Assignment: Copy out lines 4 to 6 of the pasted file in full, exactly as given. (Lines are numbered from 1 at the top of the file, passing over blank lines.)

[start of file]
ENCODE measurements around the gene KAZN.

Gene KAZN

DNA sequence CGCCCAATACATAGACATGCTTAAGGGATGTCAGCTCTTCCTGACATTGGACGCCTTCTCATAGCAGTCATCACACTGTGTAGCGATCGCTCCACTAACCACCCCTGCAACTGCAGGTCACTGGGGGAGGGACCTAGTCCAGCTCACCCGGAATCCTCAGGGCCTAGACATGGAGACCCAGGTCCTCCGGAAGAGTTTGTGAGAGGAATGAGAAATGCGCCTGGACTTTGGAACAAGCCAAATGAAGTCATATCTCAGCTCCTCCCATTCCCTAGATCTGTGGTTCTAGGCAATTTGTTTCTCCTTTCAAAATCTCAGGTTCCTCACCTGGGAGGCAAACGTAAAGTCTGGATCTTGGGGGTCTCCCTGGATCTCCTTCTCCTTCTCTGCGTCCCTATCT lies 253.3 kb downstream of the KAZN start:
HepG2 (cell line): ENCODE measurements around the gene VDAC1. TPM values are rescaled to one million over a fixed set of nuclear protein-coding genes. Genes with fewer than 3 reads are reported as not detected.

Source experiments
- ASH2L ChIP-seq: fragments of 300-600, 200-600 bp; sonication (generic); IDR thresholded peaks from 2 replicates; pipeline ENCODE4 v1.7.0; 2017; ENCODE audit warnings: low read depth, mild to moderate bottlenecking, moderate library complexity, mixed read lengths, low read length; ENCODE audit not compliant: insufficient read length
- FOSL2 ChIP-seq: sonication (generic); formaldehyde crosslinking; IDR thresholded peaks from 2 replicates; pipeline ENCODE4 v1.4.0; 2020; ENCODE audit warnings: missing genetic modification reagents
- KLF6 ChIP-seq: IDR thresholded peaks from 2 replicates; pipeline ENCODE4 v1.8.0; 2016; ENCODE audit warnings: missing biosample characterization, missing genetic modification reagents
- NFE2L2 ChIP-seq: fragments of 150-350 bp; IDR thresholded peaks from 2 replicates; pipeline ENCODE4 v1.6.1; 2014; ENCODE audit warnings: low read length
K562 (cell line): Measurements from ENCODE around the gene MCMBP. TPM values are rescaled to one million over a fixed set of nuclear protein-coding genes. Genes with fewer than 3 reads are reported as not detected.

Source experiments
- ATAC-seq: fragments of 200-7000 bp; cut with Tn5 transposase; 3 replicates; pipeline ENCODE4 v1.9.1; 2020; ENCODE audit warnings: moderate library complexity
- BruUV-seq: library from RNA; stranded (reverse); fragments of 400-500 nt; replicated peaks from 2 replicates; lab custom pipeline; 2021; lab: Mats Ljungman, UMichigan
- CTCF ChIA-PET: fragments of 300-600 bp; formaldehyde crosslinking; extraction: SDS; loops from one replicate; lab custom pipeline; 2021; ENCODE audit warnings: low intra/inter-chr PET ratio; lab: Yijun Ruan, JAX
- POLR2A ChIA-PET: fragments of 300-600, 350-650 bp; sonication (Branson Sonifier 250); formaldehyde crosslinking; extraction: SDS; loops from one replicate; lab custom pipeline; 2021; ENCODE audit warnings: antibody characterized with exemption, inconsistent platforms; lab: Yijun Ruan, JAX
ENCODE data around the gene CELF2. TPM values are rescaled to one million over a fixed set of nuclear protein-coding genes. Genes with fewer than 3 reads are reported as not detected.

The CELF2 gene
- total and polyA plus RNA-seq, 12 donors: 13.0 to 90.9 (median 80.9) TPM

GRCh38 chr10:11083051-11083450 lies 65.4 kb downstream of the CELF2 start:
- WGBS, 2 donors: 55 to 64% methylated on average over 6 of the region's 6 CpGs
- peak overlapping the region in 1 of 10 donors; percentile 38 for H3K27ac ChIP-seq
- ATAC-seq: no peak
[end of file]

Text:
HepG2 (cell line): ENCODE measurements around the gene VDAC1. TPM values are rescaled to one million over a fixed set of nuclear protein-coding genes. Genes with fewer than 3 reads are reported as not detected.

Source experiments
- ASH2L ChIP-seq: fragments of 300-600, 200-600 bp; sonication (generic); IDR thresholded peaks from 2 replicates; pipeline ENCODE4 v1.7.0; 2017; ENCODE audit warnings: low read depth, mild to moderate bottlenecking, moderate library complexity, mixed read lengths, low read length; ENCODE audit not compliant: insufficient read length